The Game (1997) USA
The Game Image Cover
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Director:David Fincher
Studio:Universal Studios
Producer:Ceán Chaffin, John D. Brancato, Jonathan Mostow, Michael Ferris, Steve Golin
Writer:John D. Brancato, Michael Ferris
Date Added:2006-06-21
Awards:1 nomination
Picture Format:Widescreen
Aspect Ratio:2.35:1
Languages:English, Cantonese, German
Subtitles:English, Spanish
Features:Full Screen
David Fincher  ...  (Director)
John D. Brancato, Michael Ferris  ...  (Writer)
Michael Douglas  ...  Nicholas Van Orton
Sean Penn  ...  Conrad Van Orton
Deborah Kara Unger  ...  Christine
James Rebhorn  ...  Jim Feingold
Peter Donat  ...  Samuel Sutherland
Carroll Baker  ...  Ilsa
Anna Katarina  ...  Elizabeth
Armin Mueller-Stahl  ...  Anson Baer
Charles Martinet  ...  Nicholas' Father
Scott Hunter McGuire  ...  Young Nicholas
Florentine Mocanu  ...  Nicholas' Mother
Elizabeth Dennehy  ...  Maria
Caroline Barclay  ...  Maggie
Daniel Schorr  ...  Himself
John Aprea  ...  Power Executive
Comments: Players Wanted.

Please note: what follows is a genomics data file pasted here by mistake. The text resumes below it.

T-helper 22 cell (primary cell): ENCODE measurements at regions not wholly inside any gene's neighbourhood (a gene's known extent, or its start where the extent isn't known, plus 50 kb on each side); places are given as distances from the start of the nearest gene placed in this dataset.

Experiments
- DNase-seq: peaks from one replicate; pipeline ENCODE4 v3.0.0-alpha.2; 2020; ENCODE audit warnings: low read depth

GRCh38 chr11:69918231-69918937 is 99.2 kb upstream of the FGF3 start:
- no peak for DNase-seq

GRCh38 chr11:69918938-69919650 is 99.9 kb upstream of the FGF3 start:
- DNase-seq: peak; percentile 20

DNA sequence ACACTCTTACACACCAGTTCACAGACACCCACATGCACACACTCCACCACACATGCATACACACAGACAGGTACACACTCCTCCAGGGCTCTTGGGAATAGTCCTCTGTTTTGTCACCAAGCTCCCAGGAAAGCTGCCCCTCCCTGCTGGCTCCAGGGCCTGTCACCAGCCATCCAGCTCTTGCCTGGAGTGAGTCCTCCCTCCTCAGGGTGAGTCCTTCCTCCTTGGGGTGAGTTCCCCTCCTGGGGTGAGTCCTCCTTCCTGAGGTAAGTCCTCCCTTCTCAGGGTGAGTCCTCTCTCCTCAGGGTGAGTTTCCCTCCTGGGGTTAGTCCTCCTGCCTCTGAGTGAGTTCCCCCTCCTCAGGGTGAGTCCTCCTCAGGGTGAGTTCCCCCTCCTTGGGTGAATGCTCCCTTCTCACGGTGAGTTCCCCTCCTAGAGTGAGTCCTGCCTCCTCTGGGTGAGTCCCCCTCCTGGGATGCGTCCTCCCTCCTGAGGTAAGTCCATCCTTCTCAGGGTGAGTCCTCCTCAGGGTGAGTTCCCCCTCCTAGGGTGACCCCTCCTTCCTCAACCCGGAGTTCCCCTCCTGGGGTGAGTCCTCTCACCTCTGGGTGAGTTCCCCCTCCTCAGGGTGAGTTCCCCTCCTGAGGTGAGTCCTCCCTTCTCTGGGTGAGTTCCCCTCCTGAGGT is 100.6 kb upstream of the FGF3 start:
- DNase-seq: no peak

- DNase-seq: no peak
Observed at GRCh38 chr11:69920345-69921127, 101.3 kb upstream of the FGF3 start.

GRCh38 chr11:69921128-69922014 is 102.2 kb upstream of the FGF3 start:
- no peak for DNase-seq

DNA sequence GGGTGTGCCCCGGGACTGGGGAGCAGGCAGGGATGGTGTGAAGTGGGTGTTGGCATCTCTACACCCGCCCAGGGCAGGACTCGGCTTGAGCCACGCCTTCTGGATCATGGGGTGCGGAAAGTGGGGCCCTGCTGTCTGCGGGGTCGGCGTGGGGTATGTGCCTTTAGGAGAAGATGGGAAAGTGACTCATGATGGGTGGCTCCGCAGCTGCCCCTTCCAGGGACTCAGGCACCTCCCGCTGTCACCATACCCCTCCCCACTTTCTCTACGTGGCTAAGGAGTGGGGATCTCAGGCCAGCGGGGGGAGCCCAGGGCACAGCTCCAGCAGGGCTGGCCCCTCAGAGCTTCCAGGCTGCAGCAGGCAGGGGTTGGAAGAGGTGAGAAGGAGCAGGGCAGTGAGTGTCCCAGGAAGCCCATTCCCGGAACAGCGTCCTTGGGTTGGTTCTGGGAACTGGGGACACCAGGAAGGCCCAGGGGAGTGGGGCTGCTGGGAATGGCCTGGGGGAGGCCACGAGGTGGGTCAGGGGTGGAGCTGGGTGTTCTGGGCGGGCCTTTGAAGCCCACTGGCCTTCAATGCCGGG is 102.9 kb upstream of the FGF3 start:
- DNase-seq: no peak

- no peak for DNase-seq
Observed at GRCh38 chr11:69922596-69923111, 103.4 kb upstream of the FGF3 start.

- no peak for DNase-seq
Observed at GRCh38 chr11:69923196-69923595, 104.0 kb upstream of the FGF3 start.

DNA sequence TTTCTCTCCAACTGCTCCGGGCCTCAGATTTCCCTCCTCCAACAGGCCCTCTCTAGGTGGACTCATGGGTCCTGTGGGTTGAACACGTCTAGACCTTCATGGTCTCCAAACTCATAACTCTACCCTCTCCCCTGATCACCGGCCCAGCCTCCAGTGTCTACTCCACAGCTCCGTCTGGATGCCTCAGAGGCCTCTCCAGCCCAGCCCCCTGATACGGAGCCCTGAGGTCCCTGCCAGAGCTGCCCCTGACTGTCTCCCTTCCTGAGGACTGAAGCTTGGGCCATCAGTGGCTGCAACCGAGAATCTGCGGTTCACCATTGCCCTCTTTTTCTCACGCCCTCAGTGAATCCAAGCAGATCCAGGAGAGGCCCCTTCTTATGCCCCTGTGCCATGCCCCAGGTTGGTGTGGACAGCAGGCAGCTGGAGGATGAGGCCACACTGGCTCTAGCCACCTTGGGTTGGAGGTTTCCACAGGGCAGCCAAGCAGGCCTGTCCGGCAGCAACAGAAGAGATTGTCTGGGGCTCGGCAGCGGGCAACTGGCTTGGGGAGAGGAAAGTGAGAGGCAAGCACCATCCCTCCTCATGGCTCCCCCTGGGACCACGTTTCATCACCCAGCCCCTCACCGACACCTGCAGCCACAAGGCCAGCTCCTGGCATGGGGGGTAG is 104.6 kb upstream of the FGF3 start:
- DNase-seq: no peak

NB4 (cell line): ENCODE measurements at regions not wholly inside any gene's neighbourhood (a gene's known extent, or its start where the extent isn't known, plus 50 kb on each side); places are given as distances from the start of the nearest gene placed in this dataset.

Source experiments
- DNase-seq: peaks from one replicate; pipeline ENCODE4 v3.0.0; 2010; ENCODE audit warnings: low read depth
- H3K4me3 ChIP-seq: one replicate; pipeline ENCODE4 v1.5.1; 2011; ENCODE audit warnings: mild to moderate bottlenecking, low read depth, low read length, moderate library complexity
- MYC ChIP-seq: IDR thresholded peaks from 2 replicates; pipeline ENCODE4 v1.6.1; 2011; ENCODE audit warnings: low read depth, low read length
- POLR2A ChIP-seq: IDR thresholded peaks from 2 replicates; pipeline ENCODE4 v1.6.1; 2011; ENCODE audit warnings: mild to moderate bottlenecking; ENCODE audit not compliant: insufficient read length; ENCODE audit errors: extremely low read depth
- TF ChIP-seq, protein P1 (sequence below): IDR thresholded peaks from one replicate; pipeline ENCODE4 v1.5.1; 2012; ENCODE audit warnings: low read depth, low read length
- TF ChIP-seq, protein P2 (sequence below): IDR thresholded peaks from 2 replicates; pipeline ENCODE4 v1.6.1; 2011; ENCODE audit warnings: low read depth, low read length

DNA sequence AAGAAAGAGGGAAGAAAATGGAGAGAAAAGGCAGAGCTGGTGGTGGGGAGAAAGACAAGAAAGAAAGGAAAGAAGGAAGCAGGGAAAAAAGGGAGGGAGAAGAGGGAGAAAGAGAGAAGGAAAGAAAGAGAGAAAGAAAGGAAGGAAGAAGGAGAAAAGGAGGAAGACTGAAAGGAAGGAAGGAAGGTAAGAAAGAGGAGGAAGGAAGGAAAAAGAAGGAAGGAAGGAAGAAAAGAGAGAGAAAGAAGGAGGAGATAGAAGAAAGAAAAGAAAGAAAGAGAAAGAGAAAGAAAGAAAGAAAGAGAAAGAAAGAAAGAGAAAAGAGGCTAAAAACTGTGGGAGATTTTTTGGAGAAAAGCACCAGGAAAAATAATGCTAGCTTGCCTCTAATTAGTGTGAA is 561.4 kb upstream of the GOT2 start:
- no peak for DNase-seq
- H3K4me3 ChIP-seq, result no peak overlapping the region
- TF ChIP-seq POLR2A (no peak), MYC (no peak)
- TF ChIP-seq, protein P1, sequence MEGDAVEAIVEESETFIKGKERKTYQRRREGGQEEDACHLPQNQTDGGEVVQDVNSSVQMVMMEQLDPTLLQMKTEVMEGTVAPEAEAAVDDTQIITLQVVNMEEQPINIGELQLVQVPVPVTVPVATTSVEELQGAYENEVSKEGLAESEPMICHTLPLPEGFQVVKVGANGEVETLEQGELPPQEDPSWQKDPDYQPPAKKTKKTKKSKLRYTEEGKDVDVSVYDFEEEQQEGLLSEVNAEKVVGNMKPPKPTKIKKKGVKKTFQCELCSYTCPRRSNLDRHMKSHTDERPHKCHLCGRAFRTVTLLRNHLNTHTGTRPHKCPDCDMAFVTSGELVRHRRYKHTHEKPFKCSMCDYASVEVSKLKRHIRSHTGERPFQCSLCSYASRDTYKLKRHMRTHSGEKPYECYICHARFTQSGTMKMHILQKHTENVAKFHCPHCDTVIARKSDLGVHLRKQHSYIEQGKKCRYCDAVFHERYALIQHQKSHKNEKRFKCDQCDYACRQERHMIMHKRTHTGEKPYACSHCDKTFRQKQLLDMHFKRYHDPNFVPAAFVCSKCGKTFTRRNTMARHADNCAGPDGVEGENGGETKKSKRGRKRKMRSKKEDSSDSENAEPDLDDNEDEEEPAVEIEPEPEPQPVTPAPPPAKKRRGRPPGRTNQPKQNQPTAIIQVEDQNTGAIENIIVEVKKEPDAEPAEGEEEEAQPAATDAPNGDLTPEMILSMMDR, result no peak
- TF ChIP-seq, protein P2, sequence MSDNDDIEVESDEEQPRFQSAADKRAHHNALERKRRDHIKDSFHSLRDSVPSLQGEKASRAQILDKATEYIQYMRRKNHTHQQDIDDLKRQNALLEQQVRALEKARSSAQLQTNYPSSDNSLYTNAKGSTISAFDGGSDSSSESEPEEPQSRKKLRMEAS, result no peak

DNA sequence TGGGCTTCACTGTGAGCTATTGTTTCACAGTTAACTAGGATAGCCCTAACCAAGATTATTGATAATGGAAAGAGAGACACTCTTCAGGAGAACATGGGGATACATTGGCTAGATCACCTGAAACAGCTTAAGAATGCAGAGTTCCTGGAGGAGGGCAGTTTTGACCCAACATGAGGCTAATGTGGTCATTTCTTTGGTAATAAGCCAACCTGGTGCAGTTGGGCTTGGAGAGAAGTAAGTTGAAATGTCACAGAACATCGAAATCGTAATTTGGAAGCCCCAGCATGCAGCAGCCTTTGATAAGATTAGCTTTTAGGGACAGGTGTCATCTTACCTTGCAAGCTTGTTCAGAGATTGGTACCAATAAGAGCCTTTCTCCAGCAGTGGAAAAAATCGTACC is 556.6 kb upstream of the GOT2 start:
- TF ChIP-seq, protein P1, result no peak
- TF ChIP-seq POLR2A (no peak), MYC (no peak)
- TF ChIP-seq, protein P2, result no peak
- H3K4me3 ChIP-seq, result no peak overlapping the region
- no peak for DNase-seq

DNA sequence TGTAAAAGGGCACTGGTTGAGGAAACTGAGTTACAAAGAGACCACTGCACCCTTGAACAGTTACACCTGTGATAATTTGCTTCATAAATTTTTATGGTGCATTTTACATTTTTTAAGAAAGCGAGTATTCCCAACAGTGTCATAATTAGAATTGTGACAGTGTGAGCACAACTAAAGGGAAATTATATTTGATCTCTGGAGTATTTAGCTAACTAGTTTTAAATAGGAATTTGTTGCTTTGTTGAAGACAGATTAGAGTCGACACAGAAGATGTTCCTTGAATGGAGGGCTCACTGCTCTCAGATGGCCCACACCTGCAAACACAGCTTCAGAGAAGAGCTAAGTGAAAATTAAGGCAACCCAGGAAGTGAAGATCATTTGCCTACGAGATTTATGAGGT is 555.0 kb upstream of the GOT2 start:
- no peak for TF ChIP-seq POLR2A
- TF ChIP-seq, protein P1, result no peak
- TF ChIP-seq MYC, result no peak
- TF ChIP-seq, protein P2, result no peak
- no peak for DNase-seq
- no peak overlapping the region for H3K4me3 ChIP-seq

Summary: It's not quite as clever as it tries to be, but The Game does a tremendous job of presenting the story of a rigid control freak trapped in circumstances that are increasingly beyond his control. Michael Douglas plays a rich, divorced, and dreadful investment banker whose 48th birthday reminds him of his father's suicide at the same age. He's locked in the cage of his own misery until his rebellious younger brother (Sean Penn) presents him with a birthday invitation to play "The Game" (described as "an experiential Book of the Month Club")--a mysterious offering from a company called Consumer Recreation Services. Before he knows the game has even begun, Douglas is caught up in a series of unexplained events designed to strip him of his tenuous security and cast him into a maelstrom of chaos. How do you play a game that hasn't any rules? That's what Douglas has to figure out, and he can't always rely on his intelligence to form logic out of what's happening to him. Seemingly cast as the fall guy in a conspiracy thriller, he encounters a waitress (Deborah Unger) who may or may not be trustworthy, and nothing can be taken at face value in a world turned upside down. Douglas is great at conveying the sheer panic of his character's dilemma, and despite some lapses in credibility and an anticlimactic ending, The Game remains a thinking person's thriller that grabs and holds your attention. --Jeff Shannon